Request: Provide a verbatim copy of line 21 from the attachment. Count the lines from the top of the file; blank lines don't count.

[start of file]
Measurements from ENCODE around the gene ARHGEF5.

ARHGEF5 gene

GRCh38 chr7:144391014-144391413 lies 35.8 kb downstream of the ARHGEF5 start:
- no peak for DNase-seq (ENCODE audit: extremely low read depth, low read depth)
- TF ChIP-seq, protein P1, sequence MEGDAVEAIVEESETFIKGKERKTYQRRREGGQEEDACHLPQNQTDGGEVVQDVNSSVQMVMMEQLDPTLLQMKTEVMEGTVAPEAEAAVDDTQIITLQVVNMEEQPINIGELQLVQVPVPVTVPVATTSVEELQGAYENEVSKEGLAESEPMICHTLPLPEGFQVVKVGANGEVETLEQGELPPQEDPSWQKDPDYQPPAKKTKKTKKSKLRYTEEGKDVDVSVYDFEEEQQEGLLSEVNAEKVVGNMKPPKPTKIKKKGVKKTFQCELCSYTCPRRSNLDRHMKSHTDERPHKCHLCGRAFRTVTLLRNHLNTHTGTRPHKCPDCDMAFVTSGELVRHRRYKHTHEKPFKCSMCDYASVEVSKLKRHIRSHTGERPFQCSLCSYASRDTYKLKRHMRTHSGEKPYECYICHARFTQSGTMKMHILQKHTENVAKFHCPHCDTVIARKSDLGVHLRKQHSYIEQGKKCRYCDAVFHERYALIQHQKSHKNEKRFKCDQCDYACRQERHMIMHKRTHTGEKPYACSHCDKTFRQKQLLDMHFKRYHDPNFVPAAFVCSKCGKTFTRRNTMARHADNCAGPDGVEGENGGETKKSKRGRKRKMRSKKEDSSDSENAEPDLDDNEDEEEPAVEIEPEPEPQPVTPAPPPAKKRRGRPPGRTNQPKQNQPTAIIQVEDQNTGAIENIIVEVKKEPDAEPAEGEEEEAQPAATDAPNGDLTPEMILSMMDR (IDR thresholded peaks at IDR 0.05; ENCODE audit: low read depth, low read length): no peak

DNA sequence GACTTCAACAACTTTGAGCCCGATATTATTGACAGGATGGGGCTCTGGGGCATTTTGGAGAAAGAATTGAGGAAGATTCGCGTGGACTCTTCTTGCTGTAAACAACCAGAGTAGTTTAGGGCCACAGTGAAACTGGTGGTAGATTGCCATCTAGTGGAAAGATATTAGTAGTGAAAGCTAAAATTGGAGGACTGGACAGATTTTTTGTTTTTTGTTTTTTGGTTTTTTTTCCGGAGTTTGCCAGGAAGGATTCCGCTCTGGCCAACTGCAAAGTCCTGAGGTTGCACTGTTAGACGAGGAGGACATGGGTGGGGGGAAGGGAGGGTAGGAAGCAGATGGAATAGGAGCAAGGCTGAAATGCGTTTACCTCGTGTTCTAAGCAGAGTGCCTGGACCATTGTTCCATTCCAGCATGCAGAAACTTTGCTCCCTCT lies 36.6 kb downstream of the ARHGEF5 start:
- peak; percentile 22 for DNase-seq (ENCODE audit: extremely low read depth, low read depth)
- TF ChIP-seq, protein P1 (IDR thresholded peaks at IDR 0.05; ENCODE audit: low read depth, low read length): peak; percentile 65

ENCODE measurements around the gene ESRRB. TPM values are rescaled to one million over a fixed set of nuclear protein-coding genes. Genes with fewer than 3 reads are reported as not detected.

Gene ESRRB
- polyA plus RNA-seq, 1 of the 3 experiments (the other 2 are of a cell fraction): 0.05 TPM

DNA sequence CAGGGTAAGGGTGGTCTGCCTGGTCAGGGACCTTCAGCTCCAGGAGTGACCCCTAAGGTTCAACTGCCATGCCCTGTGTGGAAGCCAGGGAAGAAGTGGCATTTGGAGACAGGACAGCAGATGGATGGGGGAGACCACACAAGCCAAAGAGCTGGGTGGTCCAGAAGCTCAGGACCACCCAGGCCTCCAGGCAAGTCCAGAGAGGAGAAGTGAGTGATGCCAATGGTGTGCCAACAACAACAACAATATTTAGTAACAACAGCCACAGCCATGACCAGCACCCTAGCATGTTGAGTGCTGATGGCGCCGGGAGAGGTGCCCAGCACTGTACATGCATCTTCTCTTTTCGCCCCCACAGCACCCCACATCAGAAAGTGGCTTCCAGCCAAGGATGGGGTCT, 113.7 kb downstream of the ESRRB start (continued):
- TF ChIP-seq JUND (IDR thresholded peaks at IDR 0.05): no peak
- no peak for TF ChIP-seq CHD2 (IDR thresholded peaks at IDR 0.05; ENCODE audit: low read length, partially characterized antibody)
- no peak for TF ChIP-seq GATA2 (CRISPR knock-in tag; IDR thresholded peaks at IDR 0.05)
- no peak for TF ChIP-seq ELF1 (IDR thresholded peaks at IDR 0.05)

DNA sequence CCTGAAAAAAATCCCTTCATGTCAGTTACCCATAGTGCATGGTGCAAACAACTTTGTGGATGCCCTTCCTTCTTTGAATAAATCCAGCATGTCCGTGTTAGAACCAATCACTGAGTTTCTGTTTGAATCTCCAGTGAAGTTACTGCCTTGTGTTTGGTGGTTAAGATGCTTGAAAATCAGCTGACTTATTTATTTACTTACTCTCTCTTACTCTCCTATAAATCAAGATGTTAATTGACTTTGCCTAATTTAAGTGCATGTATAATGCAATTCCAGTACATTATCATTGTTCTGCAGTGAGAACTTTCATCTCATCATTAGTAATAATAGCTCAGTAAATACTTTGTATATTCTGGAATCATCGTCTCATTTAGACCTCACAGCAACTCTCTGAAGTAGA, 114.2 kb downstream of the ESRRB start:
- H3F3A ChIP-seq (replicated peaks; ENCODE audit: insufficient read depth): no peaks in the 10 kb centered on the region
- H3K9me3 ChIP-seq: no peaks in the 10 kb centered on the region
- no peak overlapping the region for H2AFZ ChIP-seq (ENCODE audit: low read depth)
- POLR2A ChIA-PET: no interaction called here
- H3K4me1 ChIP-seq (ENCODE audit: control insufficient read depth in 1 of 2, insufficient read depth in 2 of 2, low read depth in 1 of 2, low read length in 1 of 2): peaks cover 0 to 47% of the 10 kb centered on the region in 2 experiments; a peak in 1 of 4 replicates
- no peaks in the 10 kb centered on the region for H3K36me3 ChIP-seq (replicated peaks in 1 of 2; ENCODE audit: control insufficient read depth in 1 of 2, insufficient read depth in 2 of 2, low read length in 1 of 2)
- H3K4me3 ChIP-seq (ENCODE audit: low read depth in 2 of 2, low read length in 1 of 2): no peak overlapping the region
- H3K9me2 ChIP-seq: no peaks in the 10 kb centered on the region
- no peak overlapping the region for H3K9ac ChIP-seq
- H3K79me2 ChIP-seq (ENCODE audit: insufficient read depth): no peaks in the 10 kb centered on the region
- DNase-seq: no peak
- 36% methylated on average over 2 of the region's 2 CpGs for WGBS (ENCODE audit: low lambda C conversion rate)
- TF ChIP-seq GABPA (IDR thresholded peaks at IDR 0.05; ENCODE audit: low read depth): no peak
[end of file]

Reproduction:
- POLR2A ChIA-PET: no interaction called here